The only US example I can think of with a combination of pro and volunteer stations is Montgomery County, Maryland. This is in the suburbs of Washington DC; it used to be quite rural and most of the county is still served by VFDs. However, Bethesda, a more urban area just across the DC line, has a 3 (or maybe 4?) station fully-paid department.

When I moved away from there in 2006 (to Portland), the county was in the process of trying to create a unified county-wide fire & rescue service.

Naturally the chiefs of the VFDs were not happy about losing power and influence (and budget) to a central fire commissioner in Rockville, the county seat ("capital"). I guess it's going OK now, because they do seem to be buying larger numbers of standard vehicles.

With a population of nearly a million, and far more urbanized development, this county looks more and more like a big city. In fact, its population is 50% greater than DC itself.

Well, now I'm really curious about Berln and other German cities and their mix of "berufs" and "freiwillige" stations.

Added by Mike Feldman on 22 July 2013.
The volunteer stations in most German cities were founded long before there were any paid firefighters, so they are distributed among the communities which gradually came together and were incorporated into the city.

As full time fire services evolved, the volunteers mainly remained in their original stations, unlike the older cities here, where they were mostly incorporated in to the full time service. They were and remain highly respected and very social organizations, doing a lot of social and community work, with a strong father to son membership tradition.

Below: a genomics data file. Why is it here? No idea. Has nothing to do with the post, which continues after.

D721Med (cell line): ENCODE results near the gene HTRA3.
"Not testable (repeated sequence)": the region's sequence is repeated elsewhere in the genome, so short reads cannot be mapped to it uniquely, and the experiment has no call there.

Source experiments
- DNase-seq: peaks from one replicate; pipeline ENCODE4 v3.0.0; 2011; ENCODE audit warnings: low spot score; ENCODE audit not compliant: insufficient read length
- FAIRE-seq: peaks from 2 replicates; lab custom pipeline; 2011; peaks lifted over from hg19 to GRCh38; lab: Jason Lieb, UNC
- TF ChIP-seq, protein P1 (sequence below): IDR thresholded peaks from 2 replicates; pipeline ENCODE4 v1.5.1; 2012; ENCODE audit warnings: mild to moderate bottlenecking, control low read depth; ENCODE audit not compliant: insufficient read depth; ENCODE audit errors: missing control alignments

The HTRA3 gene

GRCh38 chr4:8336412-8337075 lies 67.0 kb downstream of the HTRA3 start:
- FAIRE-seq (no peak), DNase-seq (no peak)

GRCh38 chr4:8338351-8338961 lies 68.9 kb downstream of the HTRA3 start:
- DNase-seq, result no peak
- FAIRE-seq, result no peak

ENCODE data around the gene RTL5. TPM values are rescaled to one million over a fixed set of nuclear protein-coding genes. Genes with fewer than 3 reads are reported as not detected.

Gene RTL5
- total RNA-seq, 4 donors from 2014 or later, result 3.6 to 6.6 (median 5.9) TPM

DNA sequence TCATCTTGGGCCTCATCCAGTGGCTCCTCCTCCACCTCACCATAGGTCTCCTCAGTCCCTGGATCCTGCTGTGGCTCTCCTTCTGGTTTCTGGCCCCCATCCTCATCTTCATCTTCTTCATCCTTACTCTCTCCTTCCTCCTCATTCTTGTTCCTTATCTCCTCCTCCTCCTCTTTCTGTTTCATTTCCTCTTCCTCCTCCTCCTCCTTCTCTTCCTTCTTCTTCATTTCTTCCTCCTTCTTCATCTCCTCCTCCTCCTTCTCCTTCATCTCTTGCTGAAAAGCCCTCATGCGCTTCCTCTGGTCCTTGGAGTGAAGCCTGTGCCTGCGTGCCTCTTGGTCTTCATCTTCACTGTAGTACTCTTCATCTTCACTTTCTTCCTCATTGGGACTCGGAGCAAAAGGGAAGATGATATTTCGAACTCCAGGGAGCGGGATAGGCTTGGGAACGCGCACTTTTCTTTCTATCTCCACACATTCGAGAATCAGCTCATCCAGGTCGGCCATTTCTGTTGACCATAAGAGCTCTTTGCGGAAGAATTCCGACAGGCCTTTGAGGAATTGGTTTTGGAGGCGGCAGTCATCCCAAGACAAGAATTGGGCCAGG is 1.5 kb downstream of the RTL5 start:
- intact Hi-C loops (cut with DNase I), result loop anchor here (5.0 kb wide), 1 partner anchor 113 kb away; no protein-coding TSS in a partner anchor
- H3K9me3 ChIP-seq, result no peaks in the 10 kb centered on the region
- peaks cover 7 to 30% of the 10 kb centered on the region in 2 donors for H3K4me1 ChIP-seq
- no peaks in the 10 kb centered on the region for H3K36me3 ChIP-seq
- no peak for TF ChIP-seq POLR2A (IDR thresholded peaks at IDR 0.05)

I have not looked at the website recently, but I remember that Berlin has around fifty volunteer stations, and about half of these are in the outskirts, where they are either the sole first response, or they respond with a unit from the nearest full time station. The rest respond to second alarms or higher, and man their trucks to provide cover when nearby full time stations are vacated due to attendance at incidents.

In addition, the volunteers are called out en masse to help at any kind of major incident. These include large fires, flooding, accidents, building collapse, explosions, etc.....

All volunteer departments have apparatus which is designed expressly for their use. These are generally less complex and less expensive, and include special purpose units as well as pumpers.

Another difference is that cities with less than 100, 000 population are not required to have a full time fire service. So many smaller cities have numerous volunteer stations with literally hundreds of volunteers and dozens of apparatus. This reminds me of when I lived in Nassau County Long Island. The population of 1.4 million was protected by exclusively volunteer fire departments with over 190 stations - almost on every street corner!

Added by Rob Johnson on 22 July 2013.
Hope it stays like that in Berlin.